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« Reply #7 on: August 09, 2016, 06:58:19 PM »

Thanks for pointing out my spelling mistake. Sorry about that.

I have three of the original Supreme Models kits. I have the Peanut kits FW190, Corsair and the Hawker Typhoon. Back in the day they where ok kits. However, Aerowerkes reproduction kits are so much better in many ways. First is  Corrected Laser Cut parts. They just didn't have that technology. Than there is the wood, instructions and canopy. Also they put the parts for a rubber motor.

I decided to make my Typhoon rubber power. This kit seems designed well for rubber.

For glue I use Super Glue (CA) for when I need fast drying. Mostly I use Elmer's Wood Glue. I attach and seal tissue with white glue and water mixture.
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Widdog
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« Reply #8 on: August 11, 2016, 07:23:56 PM »

Everything went together so well with the model that I finished it already.

Here is some hand wound trim footage. Yes the model does hit a tree but had no damage.

https://youtu.be/DG5h8I8mB9o

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skyraider
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« Reply #9 on: August 11, 2016, 07:43:37 PM »

Keith,
 The Typhoon looks great and the flights are getting better. The third
attempt seemed much more stable over distance. And its great to know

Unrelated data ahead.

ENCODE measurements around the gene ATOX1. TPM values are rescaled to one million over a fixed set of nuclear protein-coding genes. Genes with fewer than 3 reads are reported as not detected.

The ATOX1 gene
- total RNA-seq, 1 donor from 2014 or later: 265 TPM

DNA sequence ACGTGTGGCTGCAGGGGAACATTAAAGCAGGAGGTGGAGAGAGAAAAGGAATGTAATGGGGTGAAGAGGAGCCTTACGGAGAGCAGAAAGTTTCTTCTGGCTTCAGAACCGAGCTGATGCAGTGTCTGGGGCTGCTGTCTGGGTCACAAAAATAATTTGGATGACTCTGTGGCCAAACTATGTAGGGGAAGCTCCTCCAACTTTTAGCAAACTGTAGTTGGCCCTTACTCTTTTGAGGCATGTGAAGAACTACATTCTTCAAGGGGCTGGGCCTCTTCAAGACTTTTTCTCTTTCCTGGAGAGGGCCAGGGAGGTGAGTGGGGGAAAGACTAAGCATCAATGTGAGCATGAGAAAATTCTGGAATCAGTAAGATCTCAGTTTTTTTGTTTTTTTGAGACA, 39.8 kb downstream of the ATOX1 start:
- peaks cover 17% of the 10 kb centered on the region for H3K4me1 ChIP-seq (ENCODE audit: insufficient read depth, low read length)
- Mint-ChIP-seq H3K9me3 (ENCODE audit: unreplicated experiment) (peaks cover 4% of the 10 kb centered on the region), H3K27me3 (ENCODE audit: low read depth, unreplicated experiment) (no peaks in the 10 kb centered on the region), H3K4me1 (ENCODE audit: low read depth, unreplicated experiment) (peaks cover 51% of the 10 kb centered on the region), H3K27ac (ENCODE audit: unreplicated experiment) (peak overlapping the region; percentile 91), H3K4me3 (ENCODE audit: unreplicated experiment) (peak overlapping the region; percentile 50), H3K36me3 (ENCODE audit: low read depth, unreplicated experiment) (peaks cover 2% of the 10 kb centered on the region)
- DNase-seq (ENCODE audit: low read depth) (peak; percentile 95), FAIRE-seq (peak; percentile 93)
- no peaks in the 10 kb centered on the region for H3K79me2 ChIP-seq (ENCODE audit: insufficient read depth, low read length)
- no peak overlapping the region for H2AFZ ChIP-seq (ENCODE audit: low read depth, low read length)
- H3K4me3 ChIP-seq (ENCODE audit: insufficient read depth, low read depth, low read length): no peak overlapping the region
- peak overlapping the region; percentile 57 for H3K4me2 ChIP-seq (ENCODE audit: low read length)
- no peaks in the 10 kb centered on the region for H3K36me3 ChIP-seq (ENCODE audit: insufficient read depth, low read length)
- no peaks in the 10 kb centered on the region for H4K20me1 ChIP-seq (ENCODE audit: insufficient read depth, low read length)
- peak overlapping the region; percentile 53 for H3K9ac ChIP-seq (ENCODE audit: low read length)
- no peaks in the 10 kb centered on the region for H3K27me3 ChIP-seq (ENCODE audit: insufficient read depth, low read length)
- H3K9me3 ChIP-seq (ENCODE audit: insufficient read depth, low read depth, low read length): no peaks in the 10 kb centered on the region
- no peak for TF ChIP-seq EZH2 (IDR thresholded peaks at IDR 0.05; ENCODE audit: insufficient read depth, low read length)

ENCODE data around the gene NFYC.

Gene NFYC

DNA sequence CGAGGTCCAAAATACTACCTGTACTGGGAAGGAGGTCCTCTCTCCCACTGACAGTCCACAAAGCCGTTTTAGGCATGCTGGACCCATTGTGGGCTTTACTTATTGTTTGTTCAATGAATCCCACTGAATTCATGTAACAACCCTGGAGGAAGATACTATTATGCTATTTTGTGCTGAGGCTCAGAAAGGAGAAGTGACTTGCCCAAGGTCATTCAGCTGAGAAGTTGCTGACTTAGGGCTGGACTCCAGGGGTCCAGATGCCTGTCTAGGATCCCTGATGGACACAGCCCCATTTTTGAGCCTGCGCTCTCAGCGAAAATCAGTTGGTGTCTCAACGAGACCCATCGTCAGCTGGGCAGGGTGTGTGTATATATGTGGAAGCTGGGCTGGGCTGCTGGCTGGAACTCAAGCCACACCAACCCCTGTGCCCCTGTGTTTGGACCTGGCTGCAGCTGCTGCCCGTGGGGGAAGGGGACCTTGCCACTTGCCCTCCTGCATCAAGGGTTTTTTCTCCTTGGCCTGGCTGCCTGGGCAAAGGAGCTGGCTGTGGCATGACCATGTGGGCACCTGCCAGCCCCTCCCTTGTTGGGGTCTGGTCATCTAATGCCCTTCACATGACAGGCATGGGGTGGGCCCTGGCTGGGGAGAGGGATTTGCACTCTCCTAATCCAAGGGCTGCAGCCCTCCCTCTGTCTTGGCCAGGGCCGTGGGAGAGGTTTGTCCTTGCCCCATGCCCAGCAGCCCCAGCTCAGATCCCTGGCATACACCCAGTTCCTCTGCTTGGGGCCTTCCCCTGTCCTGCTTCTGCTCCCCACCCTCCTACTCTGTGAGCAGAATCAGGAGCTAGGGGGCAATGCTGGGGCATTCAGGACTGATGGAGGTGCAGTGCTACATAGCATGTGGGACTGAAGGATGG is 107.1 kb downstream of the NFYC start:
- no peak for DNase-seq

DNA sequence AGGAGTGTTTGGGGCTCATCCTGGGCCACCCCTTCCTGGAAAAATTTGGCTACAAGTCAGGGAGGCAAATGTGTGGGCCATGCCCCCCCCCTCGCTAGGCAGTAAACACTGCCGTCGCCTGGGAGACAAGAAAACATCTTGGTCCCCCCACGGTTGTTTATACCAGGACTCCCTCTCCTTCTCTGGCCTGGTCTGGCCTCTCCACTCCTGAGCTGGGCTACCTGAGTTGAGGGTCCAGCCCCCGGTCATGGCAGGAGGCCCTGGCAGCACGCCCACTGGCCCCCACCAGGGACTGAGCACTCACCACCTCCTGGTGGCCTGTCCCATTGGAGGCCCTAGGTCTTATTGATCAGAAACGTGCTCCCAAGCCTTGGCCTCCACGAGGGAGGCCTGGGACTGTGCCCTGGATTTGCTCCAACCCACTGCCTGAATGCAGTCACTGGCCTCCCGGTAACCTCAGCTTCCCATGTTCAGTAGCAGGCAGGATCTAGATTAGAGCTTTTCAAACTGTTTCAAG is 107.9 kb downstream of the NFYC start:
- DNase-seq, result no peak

how fast you cranked it out from kit form to flight. Great job!! Keep having
more fun with it and keep us posted.

Skyraider
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Widdog
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« Reply #10 on: August 12, 2016, 07:53:41 PM »

I'm practicing my rubber power flying on this old PP Peanut Zero. I'm not there yet but I am getting better. I used a 4 3/4 " prop and one loop of 3/16" thick rubber. Tomorrow I will try a 6" prop with 1/8 " two loops.
Any advice would be appreciated.
   https://youtu.be/aQSYK72Ngbw

I am going to try to transfer what I learn to the Hawker Typhoon. 
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Crabby
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« Reply #11 on: August 13, 2016, 05:18:54 PM »

Keith, I seem to think your Typhoon likes the clockwise turn much better...
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« Reply #12 on: August 13, 2016, 06:38:13 PM »

I'm practicing my rubber power flying on this old PP Peanut Zero. I'm not there yet but I am getting better. I used a 4 3/4 " prop and one loop of 3/16" thick rubber. Tomorrow I will try a 6" prop with 1/8 " two loops.
Any advice would be appreciated.